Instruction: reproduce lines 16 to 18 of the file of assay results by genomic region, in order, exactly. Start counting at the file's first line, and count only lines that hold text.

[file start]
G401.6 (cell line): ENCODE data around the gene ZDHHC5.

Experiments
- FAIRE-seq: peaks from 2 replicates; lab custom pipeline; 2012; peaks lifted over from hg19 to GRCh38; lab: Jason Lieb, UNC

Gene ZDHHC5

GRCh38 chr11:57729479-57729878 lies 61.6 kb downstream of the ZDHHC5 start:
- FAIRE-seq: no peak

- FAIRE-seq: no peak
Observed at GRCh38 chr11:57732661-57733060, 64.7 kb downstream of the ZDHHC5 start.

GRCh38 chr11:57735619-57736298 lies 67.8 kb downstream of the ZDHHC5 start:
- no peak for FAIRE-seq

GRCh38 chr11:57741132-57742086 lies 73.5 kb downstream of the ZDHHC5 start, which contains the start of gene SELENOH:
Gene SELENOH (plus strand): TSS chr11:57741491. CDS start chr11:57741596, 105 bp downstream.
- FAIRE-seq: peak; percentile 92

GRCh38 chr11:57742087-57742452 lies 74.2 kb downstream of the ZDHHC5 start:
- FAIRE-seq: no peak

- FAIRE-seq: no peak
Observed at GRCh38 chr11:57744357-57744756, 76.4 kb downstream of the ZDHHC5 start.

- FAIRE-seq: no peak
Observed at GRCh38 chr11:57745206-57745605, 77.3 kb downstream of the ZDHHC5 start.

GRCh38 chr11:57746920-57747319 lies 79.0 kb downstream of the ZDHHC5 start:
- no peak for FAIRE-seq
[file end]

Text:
- FAIRE-seq: no peak
Observed at GRCh38 chr11:57744357-57744756, 76.4 kb downstream of the ZDHHC5 start.

- FAIRE-seq: no peak